camille_melanie

Not sure what to do with our kitchen... Help!

C D
12 days ago

Hi Houzzers,

I hope you are all doing well.

I am struggling with our proposed kitchen layout and your advises and suggestions would be greatly appreciated 😊


To give you a bit of background:

Our current kitchen is great, have a good amount of storage and all the appliances we need but has some annoying issues:

  • Flow is not great (I have the feeling I go around the table all the time, fridge door just open and block the passage, only spaces for the bins is next to the door - quite far from the prep areas...)
  • We have a lovely garden but sitting at the table, the only thing we see is the garage door. In general, it doesn’t feel very connected to the garden.
  • Kitchen door is the main access to the garage and the garden for the house – meaning it is in use constantly, and the table tend to collect keys, wallet… and all the shoes underneath.


We were not originally planning to change the kitchen, but as we are doing work in another part of the house that require planning, we thought we may tackle both areas at the same time (escpailly in terms of planning).

We therefore submitted an application to add a bay window with French doors but I am not convinced it is the best solution actually…


I think we are actually losing storage space and prep space; and I can’t see where the fridge will go, nor the double oven (needed as we entertain a large family often).

Also I am not attached to having an island – it was a suggestion from the architect – and I am concerned we will have to ‘walk around it a lot’. I like islands, but I don’t know if it would work for our kitchen.

As we need to resubmit our planning application (due to changes on the other area), I am keen to rethink the kitchen.


Do you have any suggestion on how to improve the design?


This can be any suggestion – keeping current footprint or include a bay windows area or even including a small extension (we cannot extend too much in the garden due to the garage location but we would consider a small extension of a meter or so)…. Really open to new ideas!


I just don't know what to do here… so any suggestions would be gladly appreciated 😊

Many thanks!


Current plan:

I don't have the exact dimension on the kitchen - but on estate agent plan it was written 5.97x3.32 m



Proposed plan:



Photos (sorry for the mess!):





View from table - directly on the garage...


Comments (32)

  • Richard L
    12 days ago
    last modified: 12 days ago

    Minimal budget change - mid rip-out of old to experiment?

    Services all stay in place.

    Utility is a really large room - options taking that wall out? and moving the utility items into a cupboard on the wall that backs the WC perhaps?


    C D thanked Richard L
    Best Answer
  • Ellie
    12 days ago

    First thoughts.......do you use your separate dining room every day at meal times? If no, why not take the wall down and combine them.

    C D thanked Ellie
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  • C D
    Original Author
    12 days ago

    Hi Ellie,
    Ah yes, i should have specified this as it was one of my initial thoughts too.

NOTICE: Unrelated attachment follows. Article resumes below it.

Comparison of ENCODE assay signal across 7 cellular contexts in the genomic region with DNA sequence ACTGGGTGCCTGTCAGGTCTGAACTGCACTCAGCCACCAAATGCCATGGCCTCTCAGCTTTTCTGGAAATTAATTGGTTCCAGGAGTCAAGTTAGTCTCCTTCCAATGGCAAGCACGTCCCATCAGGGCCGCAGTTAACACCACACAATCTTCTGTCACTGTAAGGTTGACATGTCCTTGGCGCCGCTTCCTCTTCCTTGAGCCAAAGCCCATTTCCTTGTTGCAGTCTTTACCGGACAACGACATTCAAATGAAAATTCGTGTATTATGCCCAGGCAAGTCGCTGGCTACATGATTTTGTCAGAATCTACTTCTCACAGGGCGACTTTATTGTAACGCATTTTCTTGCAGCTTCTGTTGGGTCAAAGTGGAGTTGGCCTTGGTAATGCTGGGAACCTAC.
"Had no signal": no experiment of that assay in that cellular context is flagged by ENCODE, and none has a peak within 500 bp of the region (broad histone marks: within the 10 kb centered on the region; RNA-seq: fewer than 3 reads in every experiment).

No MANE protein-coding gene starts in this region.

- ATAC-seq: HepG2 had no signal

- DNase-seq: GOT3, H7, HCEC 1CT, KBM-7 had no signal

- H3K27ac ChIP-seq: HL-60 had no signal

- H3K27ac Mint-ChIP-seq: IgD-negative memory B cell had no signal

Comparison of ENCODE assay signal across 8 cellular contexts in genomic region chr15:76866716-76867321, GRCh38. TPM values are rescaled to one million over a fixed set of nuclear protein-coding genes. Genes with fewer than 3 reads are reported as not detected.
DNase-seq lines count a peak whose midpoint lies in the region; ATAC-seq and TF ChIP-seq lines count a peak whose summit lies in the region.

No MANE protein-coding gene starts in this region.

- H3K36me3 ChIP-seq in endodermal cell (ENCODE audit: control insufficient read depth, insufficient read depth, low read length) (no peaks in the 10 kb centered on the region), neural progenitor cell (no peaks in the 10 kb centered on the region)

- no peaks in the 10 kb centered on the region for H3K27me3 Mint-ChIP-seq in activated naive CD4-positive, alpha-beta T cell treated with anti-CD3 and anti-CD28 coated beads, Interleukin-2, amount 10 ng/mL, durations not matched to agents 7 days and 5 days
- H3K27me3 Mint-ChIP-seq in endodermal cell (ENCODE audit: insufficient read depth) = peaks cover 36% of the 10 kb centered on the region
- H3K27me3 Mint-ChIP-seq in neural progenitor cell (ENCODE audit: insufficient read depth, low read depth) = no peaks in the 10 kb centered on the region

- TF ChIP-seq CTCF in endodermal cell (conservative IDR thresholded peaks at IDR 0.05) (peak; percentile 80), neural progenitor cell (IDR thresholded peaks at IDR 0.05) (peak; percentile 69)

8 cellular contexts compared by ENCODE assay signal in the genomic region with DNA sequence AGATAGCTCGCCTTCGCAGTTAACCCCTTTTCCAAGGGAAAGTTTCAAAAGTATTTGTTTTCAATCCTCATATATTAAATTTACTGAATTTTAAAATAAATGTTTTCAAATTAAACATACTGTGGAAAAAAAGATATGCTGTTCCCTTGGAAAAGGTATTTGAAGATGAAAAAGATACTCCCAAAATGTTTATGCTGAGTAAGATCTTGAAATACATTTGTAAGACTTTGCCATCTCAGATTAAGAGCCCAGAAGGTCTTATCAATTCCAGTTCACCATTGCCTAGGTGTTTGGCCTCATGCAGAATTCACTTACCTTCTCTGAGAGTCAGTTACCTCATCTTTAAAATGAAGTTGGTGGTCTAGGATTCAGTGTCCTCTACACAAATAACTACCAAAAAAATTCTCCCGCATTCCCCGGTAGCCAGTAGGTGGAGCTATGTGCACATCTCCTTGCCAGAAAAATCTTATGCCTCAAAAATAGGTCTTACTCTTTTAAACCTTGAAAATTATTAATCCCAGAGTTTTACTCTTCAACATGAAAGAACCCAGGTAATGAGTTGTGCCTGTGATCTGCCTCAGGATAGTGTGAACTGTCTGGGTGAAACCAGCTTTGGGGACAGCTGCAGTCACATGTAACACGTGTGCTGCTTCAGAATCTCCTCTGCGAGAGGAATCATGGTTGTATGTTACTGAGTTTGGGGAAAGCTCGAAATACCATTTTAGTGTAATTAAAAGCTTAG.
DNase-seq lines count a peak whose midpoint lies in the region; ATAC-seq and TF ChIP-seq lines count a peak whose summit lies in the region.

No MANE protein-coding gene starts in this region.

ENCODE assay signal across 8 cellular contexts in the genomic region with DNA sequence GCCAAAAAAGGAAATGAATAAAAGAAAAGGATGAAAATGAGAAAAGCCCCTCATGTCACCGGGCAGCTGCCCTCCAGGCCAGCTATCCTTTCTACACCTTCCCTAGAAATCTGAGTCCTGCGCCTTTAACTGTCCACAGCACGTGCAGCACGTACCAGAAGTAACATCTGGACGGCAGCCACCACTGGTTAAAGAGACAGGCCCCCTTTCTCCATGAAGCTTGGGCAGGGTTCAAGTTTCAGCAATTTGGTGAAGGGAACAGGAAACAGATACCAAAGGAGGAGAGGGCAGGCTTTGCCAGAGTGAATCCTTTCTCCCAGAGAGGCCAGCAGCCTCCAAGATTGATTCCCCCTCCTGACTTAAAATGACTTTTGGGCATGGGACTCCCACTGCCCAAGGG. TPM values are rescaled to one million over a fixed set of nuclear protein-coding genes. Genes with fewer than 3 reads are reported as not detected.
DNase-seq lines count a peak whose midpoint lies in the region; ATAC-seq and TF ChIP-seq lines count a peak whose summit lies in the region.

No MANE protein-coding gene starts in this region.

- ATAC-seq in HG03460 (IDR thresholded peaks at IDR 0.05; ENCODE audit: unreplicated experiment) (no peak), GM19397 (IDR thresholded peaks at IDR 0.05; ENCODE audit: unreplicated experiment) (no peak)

We are entertaining a large family quite often (so a separate dining room is actually a good thing) + I use that room as my home office the rest of the time (I work from home).
    So, ideally, we would prefer to keep them separate.

    But again, I am open to suggestion that would work :)

    Even in combining them, I am struggling to see how it would work...

  • Daisy England
    12 days ago

    Your proposed plan is better than the existing insomuch that the working area of the kitchen is to the left.

    I‘d agree with Ellie that removing the dining room wall altogether to make a huge kitchen and dining area all the way across the back of the house would be better and more sociable too. Perhaps then you could have some bifold doors in the dining area leading into the garden?

    When we moved into our house (30 years ago 😆) the first thing we did was knock out the wall between the kitchen and dining room to make a big kitchen area. Then the utility became a dumping ground with the kids bags and junk so that went too. Now we have a big open kitchen/diner on to which we have also added a garden room. It becomes so sociable.


    C D thanked Daisy England
  • jessa61
    12 days ago
    last modified: 12 days ago

    My concern for you with the new design is you are losing a lot of cabinet space.

    My first though was to extend the run of units from just the back wall to the adjacent wall (ie so running along the wall with the window as well) and then you have an l shape kitchen. I would then rotate the island 90 degrees and have seating there so those sitting down can both look at the window and engage with whomever is in the kitchen. The table I would leave where it is. Could I also ask the purpose of the bay? As space wise you're not really getting anything or is it more for aesthetics?

    Oh and the appliances would go in the existing area on the new plan (ie on the left where the line of cabinets are shown) you could have a few tower units, build in the fridge and then drop down to curve around the corner. The is the layout we have. I can send you a picture if you like

    C D thanked jessa61
  • C D
    Original Author
    12 days ago

    Many thanks for Jessa.


    Yes, I think an L shape would be better too actually. But I don't know if we can have L shape + island... not sure if we have enough space.


    The bay was to add more floor space... But I am not sure it achieve this really indeed.

    Aesthetically, it also match the other bay windows of the house, so we thought it would not look too out of place.

  • Alyson Jones
    12 days ago

    I agree with the idea of an l shaped kitchen to add more storage. Depending on the dimensions I would look at go one step further and swap the island for a peninsula at between the windows and the door. So it would be more of a u. I find that peninsulas are less awkward/pokey when they are smaller than with an island.
    I might be a bit biased as I’m in love with our peninsula. Not sure if these are the best photos, but something like this

    C D thanked Alyson Jones
  • Richard L
    12 days ago

    Instant thought is - if the thing tht nags is walking around the table -

    Consider not putting an island in the new design?

    C D thanked Richard L
  • PRO
    Jade Jefferies
    12 days ago

    Hi!


    It would be useful to see a few more photos of your garden and garage, to help relate the kitchen to them in terms of getting the best views and access out to the garden from inside.